The local bush kicks in nicely, things continue to clean up, as a few of the pros go back to the boats for snacks the sun burns through in earnest making things look extra pretty, even… user-friendly. You reach for the 6’2” belly channel Bradley.

I should nuance this by a bit of background on your surfing – you’re probably one of the least tubed people in surfing. After formative years spent lip dodging, you then graduated to full-time tube avoiding, developing a special knack for racing forward anytime it starts to throw.    

The awkward thing about Teahupoo, aside from the wave itself, is that the lineup is a kind of geographical role reversal compared to your average reef break. As the archetypal pale, shit-at-tube-riding, shitting it unlocal, thousands of miles from home, your instinct is to sit wide off the end.

Not get in anyone’s way, not be in line for bombs, certainly not be assumed to be asserting any kind of dominance. And then maybe, just maybe hope to pick up a couple smaller, innocuous ones. 

A crazy whomping west bowl. Photo ASP

Get a wave, stand up, make the drop, don’t die. Go home with a story for the grandkids.

Teahupoo has other ideas. The waves that come deep up the point, where every instinct you’ve ever developed down the years is telling you not to venture, are the south ones; easier, softer, less hollow.

The proper ones, real Teahupoo, flaring, pics in magazine Teahupoo, are the west bowls. They break wider toward the channel, where you’d naturally prefer to be sitting, not getting in the way.

Hence your existential crisis. After an hour or so paddling back and forth, a few hairy duckdives, one semi terrifying caught inside moment, you surf three waves. Fat, wobbly in-betweeners. But still Teahupo’o inbetweeners, mind. Your boat, full of Austrian and German media folk are hooting your every move, shooting 40 frame sequences that reveal your eyes appear to be closed and your stance looks a bit like you’re expecting to be kicked in the nuts at any moment. You’re also very much not in the tube.

But whatever. Lunch that day, handed to you by Raimana, no less, is scrambled egg in baguette. With the validated, well-earned relish of the successfully returned warrior, you tuck into your first meal as an official Teahupoo survivor.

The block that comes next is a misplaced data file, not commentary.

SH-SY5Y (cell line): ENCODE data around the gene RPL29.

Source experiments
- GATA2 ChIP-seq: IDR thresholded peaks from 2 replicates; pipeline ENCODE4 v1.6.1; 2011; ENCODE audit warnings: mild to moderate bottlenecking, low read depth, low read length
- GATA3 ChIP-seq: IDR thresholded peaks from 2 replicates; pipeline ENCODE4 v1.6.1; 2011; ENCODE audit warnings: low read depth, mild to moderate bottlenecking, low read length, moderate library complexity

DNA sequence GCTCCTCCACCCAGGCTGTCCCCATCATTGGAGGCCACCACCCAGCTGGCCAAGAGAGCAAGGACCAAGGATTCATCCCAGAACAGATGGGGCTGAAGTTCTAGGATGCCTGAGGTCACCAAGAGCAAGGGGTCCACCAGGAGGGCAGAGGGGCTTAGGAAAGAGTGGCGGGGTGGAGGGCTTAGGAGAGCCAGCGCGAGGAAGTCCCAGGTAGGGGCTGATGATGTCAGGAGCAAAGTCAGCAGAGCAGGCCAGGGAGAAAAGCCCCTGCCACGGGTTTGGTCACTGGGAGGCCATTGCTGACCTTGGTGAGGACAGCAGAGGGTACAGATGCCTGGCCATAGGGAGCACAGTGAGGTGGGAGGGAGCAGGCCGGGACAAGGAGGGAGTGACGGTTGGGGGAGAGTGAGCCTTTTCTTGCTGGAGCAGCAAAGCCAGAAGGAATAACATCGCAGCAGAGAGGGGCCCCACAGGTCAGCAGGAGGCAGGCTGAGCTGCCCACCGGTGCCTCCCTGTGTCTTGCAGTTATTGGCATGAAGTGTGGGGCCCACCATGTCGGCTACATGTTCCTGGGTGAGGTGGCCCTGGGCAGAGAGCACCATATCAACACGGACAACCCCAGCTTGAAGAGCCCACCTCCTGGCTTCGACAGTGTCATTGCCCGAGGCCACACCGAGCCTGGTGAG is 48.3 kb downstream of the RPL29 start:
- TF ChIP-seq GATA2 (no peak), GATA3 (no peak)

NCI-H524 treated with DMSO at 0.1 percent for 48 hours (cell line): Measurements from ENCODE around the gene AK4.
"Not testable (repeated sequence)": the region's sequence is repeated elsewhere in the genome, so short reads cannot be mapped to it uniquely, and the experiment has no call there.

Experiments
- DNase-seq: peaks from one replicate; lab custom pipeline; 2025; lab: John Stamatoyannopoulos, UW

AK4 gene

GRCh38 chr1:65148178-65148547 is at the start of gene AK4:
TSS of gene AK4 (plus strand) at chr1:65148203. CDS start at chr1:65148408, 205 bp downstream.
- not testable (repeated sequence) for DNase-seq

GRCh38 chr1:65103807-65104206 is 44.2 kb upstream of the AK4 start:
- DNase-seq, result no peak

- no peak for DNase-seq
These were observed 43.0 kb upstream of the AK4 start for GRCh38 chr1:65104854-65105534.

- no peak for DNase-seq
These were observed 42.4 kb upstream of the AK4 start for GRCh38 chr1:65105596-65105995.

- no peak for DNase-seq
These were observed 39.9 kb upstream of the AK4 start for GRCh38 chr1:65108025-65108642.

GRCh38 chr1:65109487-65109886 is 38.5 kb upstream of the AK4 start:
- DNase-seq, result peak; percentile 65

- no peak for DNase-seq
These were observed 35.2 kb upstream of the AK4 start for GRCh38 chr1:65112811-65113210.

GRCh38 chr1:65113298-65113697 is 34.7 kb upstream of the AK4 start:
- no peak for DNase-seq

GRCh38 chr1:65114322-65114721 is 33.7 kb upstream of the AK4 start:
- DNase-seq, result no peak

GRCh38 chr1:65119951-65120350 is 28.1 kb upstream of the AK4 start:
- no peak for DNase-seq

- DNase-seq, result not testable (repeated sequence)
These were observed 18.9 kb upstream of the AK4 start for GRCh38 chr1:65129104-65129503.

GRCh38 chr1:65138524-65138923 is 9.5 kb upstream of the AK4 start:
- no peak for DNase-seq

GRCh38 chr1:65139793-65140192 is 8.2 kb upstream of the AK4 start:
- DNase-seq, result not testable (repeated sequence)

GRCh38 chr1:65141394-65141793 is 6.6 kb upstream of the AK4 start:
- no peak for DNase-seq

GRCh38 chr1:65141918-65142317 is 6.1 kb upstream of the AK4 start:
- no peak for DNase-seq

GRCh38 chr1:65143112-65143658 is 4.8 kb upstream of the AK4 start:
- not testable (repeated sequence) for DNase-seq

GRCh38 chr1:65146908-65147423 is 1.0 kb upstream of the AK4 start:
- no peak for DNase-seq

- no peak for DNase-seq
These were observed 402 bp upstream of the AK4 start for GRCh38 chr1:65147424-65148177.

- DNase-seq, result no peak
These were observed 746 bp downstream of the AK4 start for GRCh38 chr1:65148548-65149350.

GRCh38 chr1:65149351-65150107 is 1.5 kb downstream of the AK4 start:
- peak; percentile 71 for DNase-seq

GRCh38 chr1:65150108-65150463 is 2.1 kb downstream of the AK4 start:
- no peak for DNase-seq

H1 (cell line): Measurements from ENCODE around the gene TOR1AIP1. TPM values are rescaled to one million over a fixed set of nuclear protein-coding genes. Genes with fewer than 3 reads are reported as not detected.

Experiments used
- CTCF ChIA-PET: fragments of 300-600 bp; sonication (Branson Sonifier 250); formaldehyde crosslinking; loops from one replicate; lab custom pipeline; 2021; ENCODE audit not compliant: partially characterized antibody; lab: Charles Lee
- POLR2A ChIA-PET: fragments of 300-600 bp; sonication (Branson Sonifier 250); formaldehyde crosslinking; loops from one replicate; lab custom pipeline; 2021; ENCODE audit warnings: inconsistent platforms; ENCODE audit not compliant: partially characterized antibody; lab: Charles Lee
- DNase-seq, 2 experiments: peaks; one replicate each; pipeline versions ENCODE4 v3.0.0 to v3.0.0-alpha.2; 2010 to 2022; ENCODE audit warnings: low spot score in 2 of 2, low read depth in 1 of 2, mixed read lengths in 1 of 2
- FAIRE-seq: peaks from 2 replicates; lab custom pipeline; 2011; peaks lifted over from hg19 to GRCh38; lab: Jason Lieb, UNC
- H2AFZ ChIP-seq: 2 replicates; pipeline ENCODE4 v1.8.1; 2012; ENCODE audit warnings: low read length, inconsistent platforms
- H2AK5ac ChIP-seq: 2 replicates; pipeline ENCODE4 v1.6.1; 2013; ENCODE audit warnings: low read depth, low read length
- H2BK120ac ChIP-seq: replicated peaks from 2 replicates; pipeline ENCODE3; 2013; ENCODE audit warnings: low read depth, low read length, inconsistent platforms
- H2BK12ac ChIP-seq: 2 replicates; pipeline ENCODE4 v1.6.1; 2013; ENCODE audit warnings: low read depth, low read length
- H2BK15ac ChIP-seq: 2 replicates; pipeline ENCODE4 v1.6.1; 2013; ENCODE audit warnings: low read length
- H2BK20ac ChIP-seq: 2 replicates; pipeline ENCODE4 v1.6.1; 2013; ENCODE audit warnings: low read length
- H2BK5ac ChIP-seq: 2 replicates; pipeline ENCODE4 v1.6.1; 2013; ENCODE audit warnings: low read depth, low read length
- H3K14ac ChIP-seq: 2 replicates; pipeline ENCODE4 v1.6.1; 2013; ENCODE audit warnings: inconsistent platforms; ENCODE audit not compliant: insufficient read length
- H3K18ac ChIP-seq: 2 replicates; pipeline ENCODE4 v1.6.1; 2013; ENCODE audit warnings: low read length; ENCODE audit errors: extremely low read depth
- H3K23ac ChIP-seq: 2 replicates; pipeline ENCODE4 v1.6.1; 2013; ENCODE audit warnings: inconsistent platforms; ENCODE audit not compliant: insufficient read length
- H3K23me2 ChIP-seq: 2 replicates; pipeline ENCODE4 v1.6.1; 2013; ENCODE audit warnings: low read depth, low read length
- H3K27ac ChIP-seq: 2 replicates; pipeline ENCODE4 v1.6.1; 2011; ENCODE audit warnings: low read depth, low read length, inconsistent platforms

*          *          *          *          *

A year later and you’re back in Tahiti on another magazine trip, and the swell is small. It’s maybe 2-3ft on the sets, sheet glass so clean you can’t actually see the waves very well. Sancho, arrives at the house in the morning and, uninterested himself, offers you a ride on the ski out to look at Teahupoo. ‘Grab your board,’ he advises, ‘It’s perfect for you’.

His girlfriend, seeing you embark the ski on the little wooden dock at the bottom of the yard asks what you’re up to.   

“Oh, not much, just off to surf the world’s heaviest wave…” you reply.

He chuckles.

JOB slips into a little one. Photo Domenic Mosqueira // Red Bull

There’s nobody out, the wave is breaking right up the top of the point, in perfect little shoulder-high peelers. You tickle the lip, you even get what Joey Turps might call ‘vision’ cramming your head in the tiny almond eye of a double up (ass in the air, legs akimbo).

Seeing as you are no longer a surf mag editor, seeing as the days of ‘brand trips’ and ‘travel budget’ seem long gone, and probably because of your recent aversion to long haul flights for environmental reasons, you will almost certainly never, ever go back to Tahiti. 

But that’s not the tragic part of this story. The real injustice is that nobody ever asks; 

“Been barrelled at Chopes?”

Cover photo: Leroy Bellet // Red Bull